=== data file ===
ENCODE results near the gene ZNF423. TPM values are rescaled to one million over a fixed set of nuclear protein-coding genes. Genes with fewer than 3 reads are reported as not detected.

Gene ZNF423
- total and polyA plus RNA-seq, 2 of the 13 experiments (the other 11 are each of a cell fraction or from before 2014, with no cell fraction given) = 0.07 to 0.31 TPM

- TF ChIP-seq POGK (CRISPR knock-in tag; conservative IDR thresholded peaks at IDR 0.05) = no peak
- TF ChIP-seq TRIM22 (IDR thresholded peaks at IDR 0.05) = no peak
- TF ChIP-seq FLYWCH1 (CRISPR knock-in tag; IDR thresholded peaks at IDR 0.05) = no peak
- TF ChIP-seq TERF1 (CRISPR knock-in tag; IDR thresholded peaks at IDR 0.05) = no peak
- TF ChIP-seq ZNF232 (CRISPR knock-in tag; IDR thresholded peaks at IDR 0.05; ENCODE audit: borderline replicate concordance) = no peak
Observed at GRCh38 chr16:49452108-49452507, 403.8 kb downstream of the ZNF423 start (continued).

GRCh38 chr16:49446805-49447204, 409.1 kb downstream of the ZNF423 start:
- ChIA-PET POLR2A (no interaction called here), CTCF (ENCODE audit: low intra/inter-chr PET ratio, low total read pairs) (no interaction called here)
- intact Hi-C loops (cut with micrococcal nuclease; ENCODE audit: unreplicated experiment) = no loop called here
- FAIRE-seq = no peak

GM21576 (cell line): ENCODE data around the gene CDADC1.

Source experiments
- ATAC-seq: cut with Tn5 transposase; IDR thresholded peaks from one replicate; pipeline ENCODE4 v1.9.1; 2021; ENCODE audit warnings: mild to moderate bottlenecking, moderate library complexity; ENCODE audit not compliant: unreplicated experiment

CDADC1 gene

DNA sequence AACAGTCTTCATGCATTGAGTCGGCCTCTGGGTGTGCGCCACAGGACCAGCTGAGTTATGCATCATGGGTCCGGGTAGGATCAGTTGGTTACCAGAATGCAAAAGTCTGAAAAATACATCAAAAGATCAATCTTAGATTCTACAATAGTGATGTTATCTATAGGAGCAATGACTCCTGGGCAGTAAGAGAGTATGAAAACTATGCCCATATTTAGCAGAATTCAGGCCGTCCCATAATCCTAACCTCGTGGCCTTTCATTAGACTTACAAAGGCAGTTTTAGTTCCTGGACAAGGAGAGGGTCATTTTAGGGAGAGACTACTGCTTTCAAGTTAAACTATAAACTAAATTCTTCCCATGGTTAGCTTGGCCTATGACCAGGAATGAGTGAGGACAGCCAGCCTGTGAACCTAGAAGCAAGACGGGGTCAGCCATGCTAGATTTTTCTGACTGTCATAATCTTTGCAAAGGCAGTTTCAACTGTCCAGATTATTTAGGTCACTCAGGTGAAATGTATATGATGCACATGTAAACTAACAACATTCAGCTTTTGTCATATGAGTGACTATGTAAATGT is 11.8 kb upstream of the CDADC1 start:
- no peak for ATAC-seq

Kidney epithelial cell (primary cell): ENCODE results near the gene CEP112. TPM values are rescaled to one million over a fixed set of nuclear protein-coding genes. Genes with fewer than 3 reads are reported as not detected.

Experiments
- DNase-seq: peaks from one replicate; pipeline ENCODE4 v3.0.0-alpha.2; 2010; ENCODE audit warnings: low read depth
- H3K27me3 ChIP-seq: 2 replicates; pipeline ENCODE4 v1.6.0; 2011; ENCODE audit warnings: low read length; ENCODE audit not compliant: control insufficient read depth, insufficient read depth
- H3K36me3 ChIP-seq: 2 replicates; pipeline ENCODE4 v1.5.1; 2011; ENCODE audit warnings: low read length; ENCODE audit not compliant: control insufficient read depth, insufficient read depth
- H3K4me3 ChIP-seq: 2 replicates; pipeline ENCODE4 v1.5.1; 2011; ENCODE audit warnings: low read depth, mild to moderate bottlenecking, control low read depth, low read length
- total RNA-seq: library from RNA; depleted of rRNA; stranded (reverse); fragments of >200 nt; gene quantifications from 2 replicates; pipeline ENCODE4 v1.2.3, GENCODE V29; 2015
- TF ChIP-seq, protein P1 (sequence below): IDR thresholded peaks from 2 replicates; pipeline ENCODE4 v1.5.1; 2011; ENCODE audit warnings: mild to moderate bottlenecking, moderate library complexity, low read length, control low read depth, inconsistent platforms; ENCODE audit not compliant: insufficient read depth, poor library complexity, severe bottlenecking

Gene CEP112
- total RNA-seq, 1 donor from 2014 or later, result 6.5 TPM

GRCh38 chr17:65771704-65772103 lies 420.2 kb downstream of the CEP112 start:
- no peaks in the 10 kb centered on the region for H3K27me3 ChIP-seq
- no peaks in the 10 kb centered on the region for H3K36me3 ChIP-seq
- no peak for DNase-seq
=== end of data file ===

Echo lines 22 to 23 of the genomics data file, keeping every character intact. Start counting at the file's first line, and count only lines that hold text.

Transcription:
- DNase-seq: peaks from one replicate; pipeline ENCODE4 v3.0.0-alpha.2; 2010; ENCODE audit warnings: low read depth
- H3K27me3 ChIP-seq: 2 replicates; pipeline ENCODE4 v1.6.0; 2011; ENCODE audit warnings: low read length; ENCODE audit not compliant: control insufficient read depth, insufficient read depth